A competency-based approach of an organization to achieve quality is through continual improvement. Total quality management (TQA) is defined as the continuous process of ensuring every aspect of production builds in product quality. Every aspect of the company’s internal practices from how the organization is structured, how work is designed, systems for doing one’s work, hiring practices, orientation, training, performance management, internal communications and technology must reinforce the focus on quality. And every aspect of the company’s external practices including its suppliers, vendors and partners must be screened to set quality as the number one requirement. The focus is on corrective control that is, making the product right the first time rather than fixing mistakes after the fact.

Aftermath of the recall, Toyota was working hard to improve its image in America while other brands were enjoying the rise of the market. Dealerships are open for longer hours, television campaigns that re-iterate the strong quality record of the company, and an outright apology combined with commitment to fix things are some of the damage control steps being taken by Toyota. It also tried to fix all affected models for both the accelerator pedal and the software issue on the Prius. Furthermore, the company has been conducting better reporting systems of safety issues, assigning engineers to focus on quality issues, and spot-​​checking vehicles for potential problems before launch. The suppliers they use and the materials they buy must meet their high standards for quality. Anything less should not be qualified to be in a Toyota product–from the car to the key chain.

A week before the close of 2010, Toyota is still No. 1 in the world compared to its rival, GM. The spokesman for GM comments that “We do not focus on who is occupying the No. 1 position,” and refused the importance of Toyota’s sales which were greater than his company. Meanwhile, Toyota spokesman also insisted on not thinking about the size of unit sales. “Our main focus became the number one together with the consumer. We want to be their (customers) favorite car manufacturers.”

SWOT analysis

The early development of quality management was established in U.S. Ironically, the quality concept and its practices were embraced and executed by Japanese manufacturers which were taught by Americans. For example, Toyota sets the standard in efficiency, productivity, and quality. Its production system applies not only to manufacturing but to almost everything Toyota does, from product development to supplier relations and distribution. General Motors officials once said that Toyota is the benchmark in manufacturing and product development. Toyota slipped past GM just under two years ago to become the world’s biggest carmaker. Toyota eased ahead of its competitors largely because of reputation for producing good quality, reliable cars at reasonable prices.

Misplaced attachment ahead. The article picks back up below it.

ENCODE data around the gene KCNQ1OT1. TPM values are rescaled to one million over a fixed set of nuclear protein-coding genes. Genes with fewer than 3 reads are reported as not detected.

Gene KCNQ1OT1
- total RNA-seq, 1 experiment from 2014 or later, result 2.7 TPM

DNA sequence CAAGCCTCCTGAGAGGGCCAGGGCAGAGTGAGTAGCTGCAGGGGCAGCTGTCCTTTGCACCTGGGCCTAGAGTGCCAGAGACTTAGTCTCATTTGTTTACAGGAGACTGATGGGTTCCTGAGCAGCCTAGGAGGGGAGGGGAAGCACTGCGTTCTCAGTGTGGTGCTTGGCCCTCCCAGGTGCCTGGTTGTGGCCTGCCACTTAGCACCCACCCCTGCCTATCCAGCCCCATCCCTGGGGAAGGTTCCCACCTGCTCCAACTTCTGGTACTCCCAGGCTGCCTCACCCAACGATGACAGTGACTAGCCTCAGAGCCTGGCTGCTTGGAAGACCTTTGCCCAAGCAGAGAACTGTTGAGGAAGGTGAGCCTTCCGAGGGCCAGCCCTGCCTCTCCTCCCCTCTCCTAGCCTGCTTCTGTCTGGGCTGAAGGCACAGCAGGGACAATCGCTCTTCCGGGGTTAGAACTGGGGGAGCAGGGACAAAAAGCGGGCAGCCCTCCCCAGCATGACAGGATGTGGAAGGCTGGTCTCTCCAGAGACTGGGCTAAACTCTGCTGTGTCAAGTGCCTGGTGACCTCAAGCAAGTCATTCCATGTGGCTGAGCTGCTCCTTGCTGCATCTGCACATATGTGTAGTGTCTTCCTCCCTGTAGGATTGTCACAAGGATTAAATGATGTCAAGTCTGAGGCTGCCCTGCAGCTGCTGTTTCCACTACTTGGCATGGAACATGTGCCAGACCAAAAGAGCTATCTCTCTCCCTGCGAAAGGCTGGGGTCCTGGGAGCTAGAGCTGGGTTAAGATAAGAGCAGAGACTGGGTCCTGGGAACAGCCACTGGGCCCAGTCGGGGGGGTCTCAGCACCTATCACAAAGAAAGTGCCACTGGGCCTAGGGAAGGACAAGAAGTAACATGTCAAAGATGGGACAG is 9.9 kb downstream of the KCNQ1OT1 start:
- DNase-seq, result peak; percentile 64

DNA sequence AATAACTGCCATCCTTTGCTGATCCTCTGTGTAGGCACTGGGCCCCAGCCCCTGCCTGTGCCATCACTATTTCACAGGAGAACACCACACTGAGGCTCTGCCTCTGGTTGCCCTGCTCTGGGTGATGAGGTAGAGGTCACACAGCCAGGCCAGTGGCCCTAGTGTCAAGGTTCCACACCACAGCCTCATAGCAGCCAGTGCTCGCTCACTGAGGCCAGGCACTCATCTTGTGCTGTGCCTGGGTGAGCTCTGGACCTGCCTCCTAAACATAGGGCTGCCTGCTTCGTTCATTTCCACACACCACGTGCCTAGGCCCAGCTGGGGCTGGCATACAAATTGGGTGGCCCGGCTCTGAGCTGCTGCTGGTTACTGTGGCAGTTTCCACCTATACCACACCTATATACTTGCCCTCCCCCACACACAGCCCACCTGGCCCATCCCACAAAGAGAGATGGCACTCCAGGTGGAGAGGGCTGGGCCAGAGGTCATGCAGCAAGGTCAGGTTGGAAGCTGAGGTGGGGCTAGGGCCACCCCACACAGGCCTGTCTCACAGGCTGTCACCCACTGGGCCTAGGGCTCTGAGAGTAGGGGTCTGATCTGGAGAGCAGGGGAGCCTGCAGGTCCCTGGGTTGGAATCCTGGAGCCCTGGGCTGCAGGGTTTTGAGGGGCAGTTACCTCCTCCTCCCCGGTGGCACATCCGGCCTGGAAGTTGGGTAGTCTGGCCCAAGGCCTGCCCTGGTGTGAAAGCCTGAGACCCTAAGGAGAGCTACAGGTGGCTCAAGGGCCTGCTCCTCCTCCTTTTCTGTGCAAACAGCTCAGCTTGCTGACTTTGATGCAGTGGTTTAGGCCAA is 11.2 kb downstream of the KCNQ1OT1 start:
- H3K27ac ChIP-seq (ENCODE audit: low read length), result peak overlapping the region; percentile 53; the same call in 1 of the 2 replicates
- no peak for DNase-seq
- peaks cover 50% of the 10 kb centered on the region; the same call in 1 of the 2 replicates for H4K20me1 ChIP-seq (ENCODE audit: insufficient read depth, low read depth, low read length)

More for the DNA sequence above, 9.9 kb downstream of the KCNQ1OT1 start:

However, Toyota’s dash to become the biggest carmaker may have had unfortunate consequences. The pursuit of volume seems to have dented the company’s enviable record for reliability. The latest troubles due to a massive recall can only make customers more wary of buying a Toyota’s car. Even Toyota’s leadership in electric and hybrid vehicles is under threat as other big carmakers prepare to launch their own green models soon.  Regarding to the competence between Toyota and its major rival (i.e., GM), their strength, weakness, opportunities, and threats are illustrated as shown in Table 1.

Conclusion

Every company makes mistakes, including Toyota. Definitively, Toyota is the leader of one of the largest and (once-) most trusted automobile brands in the world. But can Toyota study its mistakes, learn from them, and improve itself? It all goes back to know what’s core to the corporation’s culture. Every organization must define what values must be shared by everyone in the organization. These are the values that are never compromised. These are the values that each employee takes pride in and wants to live more effectively each and every day. More importantly, these are values that top managements are committed and so that there’s no excuses. For example with Toyota, the focus should always be about quality. Quality should be the blood that runs through the veins of all who work for the company. Nothing moves quality second to anything.

Outstanding Toyota Motor Corp., the world's largest carmaker, is really getting hit hard. When Toyota is struggling to rise after falling due to the crisis of recall, an earthquake and the triggered tsunami happened on March 11 of this year (2011) stuck east Japan. This severe disaster has seriously damaged several of their main production facilities of Toyota in Japan. Its production and assembly lines are forced to stop and employees in the factory are evacuated because of the nuclear leak in Fukushima. As a result of suspension, the production activities are “paralyzed” due to the earthquake incident. Toyota's massive production is reduced at least 40,000 units. In terms of disaster management, truly, this is a prime challenge and maybe opportunities for Toyota to right the ship and to keep its competence in the automobile market.